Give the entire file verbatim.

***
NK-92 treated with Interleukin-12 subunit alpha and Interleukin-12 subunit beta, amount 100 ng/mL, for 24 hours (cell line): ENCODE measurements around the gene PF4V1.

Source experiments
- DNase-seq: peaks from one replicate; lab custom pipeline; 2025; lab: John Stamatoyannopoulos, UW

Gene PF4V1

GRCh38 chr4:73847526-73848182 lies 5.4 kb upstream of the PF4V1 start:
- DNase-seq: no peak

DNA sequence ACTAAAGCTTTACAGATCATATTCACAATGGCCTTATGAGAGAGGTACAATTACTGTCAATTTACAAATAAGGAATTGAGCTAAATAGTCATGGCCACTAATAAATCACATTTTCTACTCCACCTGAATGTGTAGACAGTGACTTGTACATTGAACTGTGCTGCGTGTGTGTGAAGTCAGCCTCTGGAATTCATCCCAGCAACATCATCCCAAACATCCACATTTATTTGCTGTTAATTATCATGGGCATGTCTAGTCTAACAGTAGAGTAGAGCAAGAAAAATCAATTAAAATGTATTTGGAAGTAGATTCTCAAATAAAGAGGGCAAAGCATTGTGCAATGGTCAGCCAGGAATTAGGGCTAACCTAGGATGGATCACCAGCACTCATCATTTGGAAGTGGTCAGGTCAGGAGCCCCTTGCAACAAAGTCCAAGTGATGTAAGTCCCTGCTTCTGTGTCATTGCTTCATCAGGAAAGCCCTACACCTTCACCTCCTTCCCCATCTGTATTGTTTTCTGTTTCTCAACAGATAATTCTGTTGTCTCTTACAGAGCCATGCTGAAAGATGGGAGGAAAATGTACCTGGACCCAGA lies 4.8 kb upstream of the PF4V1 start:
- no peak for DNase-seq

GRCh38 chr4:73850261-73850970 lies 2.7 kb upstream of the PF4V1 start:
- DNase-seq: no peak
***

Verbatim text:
NK-92 treated with Interleukin-12 subunit alpha and Interleukin-12 subunit beta, amount 100 ng/mL, for 24 hours (cell line): ENCODE measurements around the gene PF4V1.

Source experiments
- DNase-seq: peaks from one replicate; lab custom pipeline; 2025; lab: John Stamatoyannopoulos, UW

Gene PF4V1

GRCh38 chr4:73847526-73848182 lies 5.4 kb upstream of the PF4V1 start:
- DNase-seq: no peak

DNA sequence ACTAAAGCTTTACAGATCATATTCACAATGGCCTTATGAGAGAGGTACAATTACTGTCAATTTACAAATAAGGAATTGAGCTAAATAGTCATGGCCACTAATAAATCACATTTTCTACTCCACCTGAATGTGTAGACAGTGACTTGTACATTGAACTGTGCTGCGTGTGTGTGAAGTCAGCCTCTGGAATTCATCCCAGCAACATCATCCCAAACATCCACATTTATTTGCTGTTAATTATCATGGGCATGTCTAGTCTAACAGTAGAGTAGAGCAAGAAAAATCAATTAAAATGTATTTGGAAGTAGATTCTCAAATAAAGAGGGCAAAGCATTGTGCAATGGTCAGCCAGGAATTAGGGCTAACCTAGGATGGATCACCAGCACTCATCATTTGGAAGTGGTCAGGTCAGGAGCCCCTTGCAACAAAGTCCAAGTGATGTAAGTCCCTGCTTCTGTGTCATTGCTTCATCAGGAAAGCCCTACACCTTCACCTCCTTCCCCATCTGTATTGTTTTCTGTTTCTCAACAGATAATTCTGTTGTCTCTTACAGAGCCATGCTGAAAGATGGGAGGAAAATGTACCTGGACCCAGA lies 4.8 kb upstream of the PF4V1 start:
- no peak for DNase-seq

GRCh38 chr4:73850261-73850970 lies 2.7 kb upstream of the PF4V1 start:
- DNase-seq: no peak